Tommy made a lot of records that found great success but also some that just seemed motivated by what was right, as in the case with “All The Way”, conceived with A&R men Joe McEwen and Bill Bentley for Sire, and which returned Little Jimmy Scott to the glory of his sides for Tangerine and placed him in the rightful company of the musicians of the calibre of Ron Carter, Kenny Barron and David “Fathead” Newman, after a period in which Jimmy had been working obscure jobs outside music in his and Tommy’s hometown of Cleveland.
And then there is the time that he has spent with Diana, as record producer, as the President of Verve Records and as her friend and almost paternal counsel.
Such was the intimacy of their recordings that I felt I knew her before we had even met. She wouldn’t mind me saying that she was just a young jazz piano player, who had only recently discovered her singing voice in her mid-twenties, when she and Tommy first worked together. They arrived swiftly at the breakthrough records, “All for You” and “When I Look in Your Eyes”. Tommy has helped her realize many of the most important artistic developments of her recording career but, as a friend, has also seen her through some of the more important and challenging transitions that can happen in any life or any song.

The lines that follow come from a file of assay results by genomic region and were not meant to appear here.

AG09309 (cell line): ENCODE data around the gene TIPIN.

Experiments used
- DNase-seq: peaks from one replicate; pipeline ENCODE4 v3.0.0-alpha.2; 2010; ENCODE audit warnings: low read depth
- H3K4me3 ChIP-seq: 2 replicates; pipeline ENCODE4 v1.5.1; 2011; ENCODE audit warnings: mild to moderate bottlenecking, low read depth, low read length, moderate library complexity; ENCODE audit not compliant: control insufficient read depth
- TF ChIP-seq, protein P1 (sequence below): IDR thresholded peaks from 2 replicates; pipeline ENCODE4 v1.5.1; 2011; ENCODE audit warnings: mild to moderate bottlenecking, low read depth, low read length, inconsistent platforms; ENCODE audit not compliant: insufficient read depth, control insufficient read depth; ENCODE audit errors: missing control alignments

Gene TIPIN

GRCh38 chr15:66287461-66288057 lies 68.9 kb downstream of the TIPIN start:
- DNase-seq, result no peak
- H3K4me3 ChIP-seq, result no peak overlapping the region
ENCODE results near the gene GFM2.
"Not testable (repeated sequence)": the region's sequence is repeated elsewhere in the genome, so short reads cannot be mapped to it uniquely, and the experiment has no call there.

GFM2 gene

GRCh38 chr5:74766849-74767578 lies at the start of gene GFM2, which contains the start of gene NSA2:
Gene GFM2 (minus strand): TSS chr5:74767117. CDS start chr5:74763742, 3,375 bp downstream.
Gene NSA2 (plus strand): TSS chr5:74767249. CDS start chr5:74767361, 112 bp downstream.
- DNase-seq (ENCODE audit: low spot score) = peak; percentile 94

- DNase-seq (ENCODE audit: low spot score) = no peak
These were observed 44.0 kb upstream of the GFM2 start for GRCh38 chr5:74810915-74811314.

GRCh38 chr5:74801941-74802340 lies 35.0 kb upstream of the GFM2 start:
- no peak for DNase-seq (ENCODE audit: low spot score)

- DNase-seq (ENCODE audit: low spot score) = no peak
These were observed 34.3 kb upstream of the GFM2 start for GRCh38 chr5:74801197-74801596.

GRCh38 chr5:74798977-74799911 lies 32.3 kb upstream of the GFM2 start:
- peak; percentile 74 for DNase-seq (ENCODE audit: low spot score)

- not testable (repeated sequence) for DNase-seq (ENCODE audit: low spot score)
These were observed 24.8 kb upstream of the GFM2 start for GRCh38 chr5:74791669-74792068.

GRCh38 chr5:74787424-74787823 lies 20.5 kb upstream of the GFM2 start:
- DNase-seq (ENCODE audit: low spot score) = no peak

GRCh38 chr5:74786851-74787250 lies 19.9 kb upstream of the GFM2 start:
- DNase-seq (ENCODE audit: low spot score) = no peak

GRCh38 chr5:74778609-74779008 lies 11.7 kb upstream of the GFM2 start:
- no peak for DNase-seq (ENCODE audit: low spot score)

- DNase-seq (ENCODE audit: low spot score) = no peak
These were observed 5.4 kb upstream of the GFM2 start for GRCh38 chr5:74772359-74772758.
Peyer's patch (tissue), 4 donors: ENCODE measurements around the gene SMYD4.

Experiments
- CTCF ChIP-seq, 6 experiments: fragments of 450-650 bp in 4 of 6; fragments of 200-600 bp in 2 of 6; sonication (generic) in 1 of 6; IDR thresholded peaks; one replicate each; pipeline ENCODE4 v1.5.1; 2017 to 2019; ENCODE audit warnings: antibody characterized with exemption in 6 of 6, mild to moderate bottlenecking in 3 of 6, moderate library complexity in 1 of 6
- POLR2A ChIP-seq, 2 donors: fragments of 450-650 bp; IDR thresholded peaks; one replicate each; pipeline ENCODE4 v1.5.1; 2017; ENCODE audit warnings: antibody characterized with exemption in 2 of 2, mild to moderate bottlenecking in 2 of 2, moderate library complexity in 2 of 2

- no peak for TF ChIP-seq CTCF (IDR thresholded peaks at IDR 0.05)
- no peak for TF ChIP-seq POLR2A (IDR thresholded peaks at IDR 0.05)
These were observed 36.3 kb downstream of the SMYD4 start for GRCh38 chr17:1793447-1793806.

They made some big hits together but that is only the half of it.
I couldn’t know then that the biggest of those records – “The Look of Love” – was actually a coded anticipation of the loss of a parent that many listeners understood only in romantic terms.
It is a tribute to Tommy’s subtly of expression that the record could be felt in one way by the artist and heard in another by the audience.
I think the first-time Tommy and I met properly was at the Royal Albert Hall in 2002. Diana and I were then only friends and I was trying to work out if I might ever be her man. I think she began to give me an answer to a question I hadn’t actually worked up the nerve to ask, when she came out for an encore and played my song, “Almost Blue”. I was sitting next to Tommy that night and he took great delight in seeing me nearly fall off my chair. I think he knew right there and then but he was a producer.
Four years later he and Gill were in the choir that sang and lit candles at our lads’ 1st Birthday party. I don’t think Tommy ever failed to ask how my Ma was doing, even though he’d only met her the one time at our wedding.